Millennials’ coming of age has coincided with a rise of passive investing — in 2019 the amount of money invested in inexpensive index funds and ETFs finally overtook actively-managed funds.
The shift towards low-cost, largely passive investing vehicles hasn’t been the work of millennials alone, but they’ve been a big favorite of the generation.
“ETFs serve as the primary investment vehicle for millennials and new investors,” Vanguard wrote in 2019 (around 90% of Vanguard’s ETFs are passive). Across personal finance and investing apps like Betterment, Wealthfront, and Robinhood, passive investing has similarly been the dominant option.
The anti-stock picking approach resonated with many millennials, who seemed to internalize the Jack Bogle exhortation to keep costs low (easy to control) and own the benchmark instead of trying to beat the benchmark (difficult to control).
Last year, Robinhood, the millennial-friendly stock-trading app pushed the entire industry to drop commissions on trades, and for a variety of reasons — no live sports and stimulus checks from the government amid the pandemic, perhaps — retail investors have fired up trading apps like never before, and their behavior is market moving, worrying older generations and breaking market orthodoxy.
Two types of millennials?
The difference between the two approaches is enormous: the Warren Buffett/Jack Bogle approach to simple, long-term investing that harnesses the power of compound interest and the other that’s focused on timing the market and trying to take advantage of run-ups in hot stocks.
It’s possible that there’s a bifurcation of people: those who obey the modern personal finance maxims laid out by Bogle and Buffett and those who hope for more upside than the approximate 7% annualized returns of the S&P 500 by going long Tesla stock (TSLA).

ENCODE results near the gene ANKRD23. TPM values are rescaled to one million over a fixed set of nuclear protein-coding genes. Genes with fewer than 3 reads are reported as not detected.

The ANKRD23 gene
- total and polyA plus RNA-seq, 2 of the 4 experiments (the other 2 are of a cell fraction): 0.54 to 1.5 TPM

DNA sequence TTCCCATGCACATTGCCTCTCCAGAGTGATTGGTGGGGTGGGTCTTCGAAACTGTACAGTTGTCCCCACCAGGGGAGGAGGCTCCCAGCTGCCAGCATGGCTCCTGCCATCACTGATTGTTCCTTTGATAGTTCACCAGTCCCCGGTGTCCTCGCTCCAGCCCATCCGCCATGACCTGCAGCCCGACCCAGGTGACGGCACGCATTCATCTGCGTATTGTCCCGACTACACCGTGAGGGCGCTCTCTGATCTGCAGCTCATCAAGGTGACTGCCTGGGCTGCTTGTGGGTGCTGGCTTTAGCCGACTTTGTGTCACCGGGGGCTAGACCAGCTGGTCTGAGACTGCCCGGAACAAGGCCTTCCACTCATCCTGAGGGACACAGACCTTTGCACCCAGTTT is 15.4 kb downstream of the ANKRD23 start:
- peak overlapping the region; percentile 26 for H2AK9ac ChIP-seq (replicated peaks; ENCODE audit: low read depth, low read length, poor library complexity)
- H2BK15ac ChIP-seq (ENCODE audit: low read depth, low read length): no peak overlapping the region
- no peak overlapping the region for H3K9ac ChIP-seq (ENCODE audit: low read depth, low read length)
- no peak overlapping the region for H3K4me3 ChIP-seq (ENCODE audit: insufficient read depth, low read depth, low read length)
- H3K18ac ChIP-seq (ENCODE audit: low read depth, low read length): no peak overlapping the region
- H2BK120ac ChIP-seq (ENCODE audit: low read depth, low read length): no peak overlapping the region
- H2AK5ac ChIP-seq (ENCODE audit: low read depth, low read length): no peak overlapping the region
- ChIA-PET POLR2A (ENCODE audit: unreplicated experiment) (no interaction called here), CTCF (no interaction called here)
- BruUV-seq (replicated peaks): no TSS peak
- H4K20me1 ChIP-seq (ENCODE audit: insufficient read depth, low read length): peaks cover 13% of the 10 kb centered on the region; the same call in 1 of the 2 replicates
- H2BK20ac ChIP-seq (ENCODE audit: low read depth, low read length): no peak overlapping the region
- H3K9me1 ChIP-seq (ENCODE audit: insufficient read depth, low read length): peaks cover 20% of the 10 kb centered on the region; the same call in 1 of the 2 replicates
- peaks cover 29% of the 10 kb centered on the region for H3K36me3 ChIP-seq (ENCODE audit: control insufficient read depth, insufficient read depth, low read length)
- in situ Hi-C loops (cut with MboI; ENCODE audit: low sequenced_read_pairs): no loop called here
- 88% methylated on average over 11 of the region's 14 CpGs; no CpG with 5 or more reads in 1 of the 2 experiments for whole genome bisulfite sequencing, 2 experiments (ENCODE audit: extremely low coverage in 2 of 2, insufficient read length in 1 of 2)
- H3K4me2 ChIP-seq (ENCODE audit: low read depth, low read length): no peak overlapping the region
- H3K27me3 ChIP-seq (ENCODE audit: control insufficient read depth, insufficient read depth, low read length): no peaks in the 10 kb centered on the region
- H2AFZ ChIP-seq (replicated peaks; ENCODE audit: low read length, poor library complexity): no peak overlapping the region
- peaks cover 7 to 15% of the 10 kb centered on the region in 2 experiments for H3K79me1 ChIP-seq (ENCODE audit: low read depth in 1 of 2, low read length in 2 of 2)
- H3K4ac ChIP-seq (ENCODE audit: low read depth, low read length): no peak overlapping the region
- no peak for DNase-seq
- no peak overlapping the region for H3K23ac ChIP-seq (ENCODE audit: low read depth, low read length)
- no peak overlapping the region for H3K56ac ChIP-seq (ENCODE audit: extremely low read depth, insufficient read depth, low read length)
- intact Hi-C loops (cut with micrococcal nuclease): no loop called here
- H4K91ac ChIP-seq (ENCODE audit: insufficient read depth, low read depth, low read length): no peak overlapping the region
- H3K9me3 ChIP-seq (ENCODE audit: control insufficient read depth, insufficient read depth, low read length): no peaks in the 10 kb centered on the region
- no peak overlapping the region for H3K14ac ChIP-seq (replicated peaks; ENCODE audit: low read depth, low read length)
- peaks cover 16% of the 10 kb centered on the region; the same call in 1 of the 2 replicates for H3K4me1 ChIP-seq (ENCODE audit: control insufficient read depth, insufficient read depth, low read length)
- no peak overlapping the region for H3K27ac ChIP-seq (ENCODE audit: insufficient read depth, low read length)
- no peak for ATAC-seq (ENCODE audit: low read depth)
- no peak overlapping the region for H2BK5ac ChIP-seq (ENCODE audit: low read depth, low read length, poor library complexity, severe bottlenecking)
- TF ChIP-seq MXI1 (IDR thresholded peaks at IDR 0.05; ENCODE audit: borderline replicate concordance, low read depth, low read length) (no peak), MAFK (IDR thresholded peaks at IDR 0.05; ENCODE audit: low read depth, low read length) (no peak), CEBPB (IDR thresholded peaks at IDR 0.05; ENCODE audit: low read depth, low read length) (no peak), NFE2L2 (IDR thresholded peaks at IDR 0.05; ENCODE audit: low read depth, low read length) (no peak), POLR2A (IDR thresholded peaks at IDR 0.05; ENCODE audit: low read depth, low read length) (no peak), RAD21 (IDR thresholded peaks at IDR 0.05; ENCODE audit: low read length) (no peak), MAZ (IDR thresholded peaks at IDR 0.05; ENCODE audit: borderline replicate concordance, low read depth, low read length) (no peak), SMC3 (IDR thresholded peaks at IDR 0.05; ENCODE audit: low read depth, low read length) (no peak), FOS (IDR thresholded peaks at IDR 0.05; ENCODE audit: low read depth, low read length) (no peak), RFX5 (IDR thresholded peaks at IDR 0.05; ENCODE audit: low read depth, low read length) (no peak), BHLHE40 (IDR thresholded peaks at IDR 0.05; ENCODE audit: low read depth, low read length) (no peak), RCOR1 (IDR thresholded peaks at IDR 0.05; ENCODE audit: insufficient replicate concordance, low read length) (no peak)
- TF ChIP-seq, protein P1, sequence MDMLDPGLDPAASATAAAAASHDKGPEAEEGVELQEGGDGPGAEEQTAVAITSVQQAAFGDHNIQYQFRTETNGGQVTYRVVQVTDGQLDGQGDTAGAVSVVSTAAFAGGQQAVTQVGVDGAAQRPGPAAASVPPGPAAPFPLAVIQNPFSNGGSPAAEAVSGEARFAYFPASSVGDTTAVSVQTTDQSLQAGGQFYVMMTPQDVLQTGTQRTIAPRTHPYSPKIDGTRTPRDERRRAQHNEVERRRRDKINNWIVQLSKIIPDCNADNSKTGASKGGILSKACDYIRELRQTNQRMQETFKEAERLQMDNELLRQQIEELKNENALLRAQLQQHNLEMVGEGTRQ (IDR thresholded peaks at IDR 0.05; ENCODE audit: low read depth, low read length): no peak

This probably isn’t the case, according to Jessica Rabe, one of the co-founders at DataTrek Research.
“I think index and single-stock investing attract mostly the same audience, but there’s different buckets of personal capital including one for speculation and another for retirement,” she told Yahoo Finance.
The retirement bucket, she said, is the one with index funds, because it’s often the best of the employer-offered 401(k) funds and the plan often comes with a company match.
“Then when the pandemic hit, largely the same millennials also invested in juicier single stocks, such as tech names, for more leverage when markets swooned,” says Rabe, noting that the stimulus check probably did give them “extra money to play with.”
Millennials (born between 1980 and 1995) have gotten into the market because they know what happens after a big crash, Rabe says. Much has been made of how the financial downturn of 2008 affected millennials, but less about how the huge rally post-2008 shaped the generation’s view as well.
“We learned a valuable lesson: when stocks crater, there’s a decent opportunity to make money,” Rabe wrote in a recent newsletter. “They know how [a crash] ends – with a rally – and that’s exactly what happened in 2020.”
Millennials could have bought the dip with an index fund, but Rabe thinks the single-stock activity came from an edge millennials had by being tech savvy and simply buying what they know.
Everyone, of course, may have their own motives. Some millennials might want to take some of their nest egg and put it on the table, exposing them to far higher upside than the S&P 500, even though they know it’s riskier. Some might want to cosplay Bobby Axlerod. Some, as Yahoo Finance’s Myles Udland says, might just want to have some fun after learning what the right thing to do is.